Midnight Massacre of Innocents in the Name of Black Money - Demonitisation

The stupidity of the decision to demonitise is matched only by the foolishness of its secrecy, timing and implementation. 

If black money is in ₹ 500 and ₹ 1000 notes, what sense does it make to issue ₹ 2000 notes?

Paytm takes out full-page advertisements to congratulate “on taking boldest decision in the financial history of independent India”. Paytm is justifiably happy at the prospect of making hay – the sun is shining for their business.

What Paytm does not say is that demonetisation was tried twice earlier, once before and once after independence – both failures.

What would one call a person or country or organisation who does not learn from experience? Bismarck said, “Fools learn from experience”.

“Short-term hiccup, long-term positive” screams a headline. As Keynes said, “In the long-term, we are all dead”.

Another headline trumpets, “A New Lee Kuan Yew is Born in India: Govt Source.” Sycophancy is our speciality; we need not import it from Singapore. We “Make in India”.

The mind that made this decision is the same that thinks, UID / "Aadhaar" would eliminate theft of BPL rations and prevent leakage of LPG subsidies by cash transfers.

What was the need for secrecy and a midnight announcement if the notes could be exchanged up to 30 Dec 2016?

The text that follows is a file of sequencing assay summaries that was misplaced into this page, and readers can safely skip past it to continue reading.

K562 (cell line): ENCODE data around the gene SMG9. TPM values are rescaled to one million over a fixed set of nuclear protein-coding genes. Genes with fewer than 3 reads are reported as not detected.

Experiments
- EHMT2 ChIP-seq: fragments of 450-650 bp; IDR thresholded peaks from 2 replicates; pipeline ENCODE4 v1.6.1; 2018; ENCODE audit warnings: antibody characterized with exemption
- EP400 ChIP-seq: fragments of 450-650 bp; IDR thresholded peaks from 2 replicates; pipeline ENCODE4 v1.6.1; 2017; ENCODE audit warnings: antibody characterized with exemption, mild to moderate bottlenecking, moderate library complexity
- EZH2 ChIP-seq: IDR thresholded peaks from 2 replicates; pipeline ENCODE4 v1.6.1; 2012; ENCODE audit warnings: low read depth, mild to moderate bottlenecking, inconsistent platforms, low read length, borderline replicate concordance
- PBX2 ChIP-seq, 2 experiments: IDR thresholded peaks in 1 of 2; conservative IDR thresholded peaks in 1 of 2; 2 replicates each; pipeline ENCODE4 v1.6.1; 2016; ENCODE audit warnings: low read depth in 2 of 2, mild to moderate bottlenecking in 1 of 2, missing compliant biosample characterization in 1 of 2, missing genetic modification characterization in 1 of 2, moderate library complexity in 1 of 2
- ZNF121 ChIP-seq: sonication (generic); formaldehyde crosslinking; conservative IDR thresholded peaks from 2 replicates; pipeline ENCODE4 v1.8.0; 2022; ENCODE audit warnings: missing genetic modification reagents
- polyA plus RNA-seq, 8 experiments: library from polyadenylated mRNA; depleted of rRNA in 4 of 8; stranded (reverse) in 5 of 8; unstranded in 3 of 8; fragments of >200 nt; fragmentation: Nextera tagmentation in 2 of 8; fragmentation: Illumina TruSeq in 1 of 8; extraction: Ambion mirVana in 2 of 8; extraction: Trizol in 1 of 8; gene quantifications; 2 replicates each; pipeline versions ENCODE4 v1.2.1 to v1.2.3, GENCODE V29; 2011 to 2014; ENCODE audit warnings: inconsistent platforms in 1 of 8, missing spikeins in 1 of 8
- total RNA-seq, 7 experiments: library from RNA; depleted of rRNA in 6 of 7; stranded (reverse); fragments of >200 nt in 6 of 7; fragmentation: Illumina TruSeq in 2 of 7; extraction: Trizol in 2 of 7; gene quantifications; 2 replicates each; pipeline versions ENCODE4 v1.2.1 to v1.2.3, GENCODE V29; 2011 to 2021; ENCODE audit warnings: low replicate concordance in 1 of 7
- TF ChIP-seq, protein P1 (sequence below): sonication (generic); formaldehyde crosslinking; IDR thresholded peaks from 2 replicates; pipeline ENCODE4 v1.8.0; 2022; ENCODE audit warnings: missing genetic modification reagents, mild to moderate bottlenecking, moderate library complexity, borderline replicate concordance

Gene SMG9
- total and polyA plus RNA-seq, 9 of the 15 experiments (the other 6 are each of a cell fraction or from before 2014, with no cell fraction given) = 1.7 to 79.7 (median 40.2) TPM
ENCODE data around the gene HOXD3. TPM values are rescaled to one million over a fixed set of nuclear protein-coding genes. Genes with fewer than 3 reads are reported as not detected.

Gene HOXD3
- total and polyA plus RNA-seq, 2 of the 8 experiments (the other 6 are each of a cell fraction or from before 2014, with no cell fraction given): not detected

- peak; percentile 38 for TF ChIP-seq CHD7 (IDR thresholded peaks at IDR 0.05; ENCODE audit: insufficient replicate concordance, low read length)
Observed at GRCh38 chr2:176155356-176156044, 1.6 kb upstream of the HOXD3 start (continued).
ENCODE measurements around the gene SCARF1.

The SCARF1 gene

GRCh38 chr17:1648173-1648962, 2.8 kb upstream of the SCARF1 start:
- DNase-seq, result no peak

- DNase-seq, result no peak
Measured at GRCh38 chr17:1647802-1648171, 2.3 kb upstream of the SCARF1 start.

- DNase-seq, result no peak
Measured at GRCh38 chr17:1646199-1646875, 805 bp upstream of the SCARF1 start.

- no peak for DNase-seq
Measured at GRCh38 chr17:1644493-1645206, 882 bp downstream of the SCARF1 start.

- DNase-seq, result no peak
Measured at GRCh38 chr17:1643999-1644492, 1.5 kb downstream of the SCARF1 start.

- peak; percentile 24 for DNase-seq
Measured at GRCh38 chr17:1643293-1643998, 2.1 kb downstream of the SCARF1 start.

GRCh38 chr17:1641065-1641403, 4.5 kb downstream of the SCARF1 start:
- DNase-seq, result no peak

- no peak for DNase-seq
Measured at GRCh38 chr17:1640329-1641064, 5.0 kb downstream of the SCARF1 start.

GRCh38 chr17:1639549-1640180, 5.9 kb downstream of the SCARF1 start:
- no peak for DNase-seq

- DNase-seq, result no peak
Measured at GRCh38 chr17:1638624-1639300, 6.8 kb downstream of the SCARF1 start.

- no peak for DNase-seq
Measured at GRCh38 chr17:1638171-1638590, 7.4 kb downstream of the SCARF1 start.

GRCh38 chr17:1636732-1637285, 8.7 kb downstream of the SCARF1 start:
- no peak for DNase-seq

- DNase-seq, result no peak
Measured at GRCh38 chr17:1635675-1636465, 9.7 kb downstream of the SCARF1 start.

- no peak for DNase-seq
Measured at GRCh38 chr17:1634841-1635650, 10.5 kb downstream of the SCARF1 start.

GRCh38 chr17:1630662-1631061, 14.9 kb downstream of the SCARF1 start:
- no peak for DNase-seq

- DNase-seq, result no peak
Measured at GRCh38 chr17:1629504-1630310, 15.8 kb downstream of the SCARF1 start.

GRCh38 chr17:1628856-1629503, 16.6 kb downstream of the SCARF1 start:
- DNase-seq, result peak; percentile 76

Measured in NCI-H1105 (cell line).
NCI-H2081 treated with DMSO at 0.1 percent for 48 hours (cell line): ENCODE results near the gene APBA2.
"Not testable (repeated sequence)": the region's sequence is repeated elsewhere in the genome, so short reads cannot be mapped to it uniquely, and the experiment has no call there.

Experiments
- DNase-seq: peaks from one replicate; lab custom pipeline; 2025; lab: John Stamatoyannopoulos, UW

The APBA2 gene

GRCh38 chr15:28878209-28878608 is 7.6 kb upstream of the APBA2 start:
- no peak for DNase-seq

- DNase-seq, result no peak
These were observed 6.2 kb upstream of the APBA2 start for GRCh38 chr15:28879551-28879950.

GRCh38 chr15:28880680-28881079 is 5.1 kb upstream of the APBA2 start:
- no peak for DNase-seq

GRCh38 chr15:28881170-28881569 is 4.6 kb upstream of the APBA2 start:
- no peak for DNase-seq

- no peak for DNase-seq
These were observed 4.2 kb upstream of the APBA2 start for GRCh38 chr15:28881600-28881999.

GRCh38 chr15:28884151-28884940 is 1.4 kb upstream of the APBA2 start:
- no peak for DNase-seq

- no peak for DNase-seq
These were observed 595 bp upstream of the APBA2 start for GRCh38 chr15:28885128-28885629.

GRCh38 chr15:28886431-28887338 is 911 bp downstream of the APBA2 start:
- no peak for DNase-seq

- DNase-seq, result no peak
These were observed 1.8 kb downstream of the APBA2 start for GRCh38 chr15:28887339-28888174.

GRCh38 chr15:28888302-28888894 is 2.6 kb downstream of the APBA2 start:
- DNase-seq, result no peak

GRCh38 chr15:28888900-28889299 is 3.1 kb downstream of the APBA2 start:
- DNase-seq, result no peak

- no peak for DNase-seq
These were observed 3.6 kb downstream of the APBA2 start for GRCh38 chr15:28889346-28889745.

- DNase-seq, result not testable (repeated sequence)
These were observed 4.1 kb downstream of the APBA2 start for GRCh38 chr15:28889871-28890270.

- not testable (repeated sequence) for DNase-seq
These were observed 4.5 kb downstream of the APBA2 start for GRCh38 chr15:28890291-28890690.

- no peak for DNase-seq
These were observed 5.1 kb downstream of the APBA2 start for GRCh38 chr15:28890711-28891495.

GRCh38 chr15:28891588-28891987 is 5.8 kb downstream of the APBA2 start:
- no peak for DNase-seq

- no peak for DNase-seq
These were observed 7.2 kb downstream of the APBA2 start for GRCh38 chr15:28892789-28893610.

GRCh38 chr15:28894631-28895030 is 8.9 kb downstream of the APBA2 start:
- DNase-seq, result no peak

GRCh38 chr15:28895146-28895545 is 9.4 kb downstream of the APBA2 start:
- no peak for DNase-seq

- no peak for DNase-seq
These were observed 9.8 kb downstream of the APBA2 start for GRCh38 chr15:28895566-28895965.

Creating panic was perhaps, necessary element of the chest-thumping that accompanied the announcement.

No one – none of the “experts”, the business houses – said that the vast proportion of black money is in the form of real estate, foreign accounts, in stocks and shares and in gold and diamonds.

The “surgical strike” on black money is identical to the one on the LOC, just 2 KM from the border!

No one asked why the rule that depositing more that ₹ 50,000 requires PAN number and info on source of money.

How did Madhu Koda, former Jharkhand CM could take out ₹ 4,000 Crores? How did a large part of it go outside the country? He was arrested in 2009 and is out on bail since 2013. Perhaps, the lack of judges is the reason!

Ironically, the “hawala” market was the one that became most active by the midnight announcement. The margins were a roaring 30 %. The “surgical strike” at black money spurred brisk business in hawala!  

To tackle black money first clean up political donations. Then make political parties to declare the amount and source of ALL funds they receive.

Does India's “Lee Kuan Yew” have the courage to do this?




Prohibition - The New Fad

It all started with election gimmicks, leading to electoral promises. It is premised on the rather foolish notion that women don't want the husbands to drink and hence parties that subscribe to prohibition will garner women's votes.

Prohibition has never worked anywhere except in fundamentalist religious countries, largely dictatorships of varying kinds. 

USA tried prohibition from 1920 (even amending the Constitution) to 1933 when the amendment was repealed. Prohibition was introduced in USA under pressure from relegious (pietist protestant groups). It was discarded as a result of the realisation that it led to large scale organised crime. (Who has not heard of Al Capone?). In general all types of crimes showed increased rates. Not only there was huge loss of government revenue, but also, additional cost of enforcing prohibition.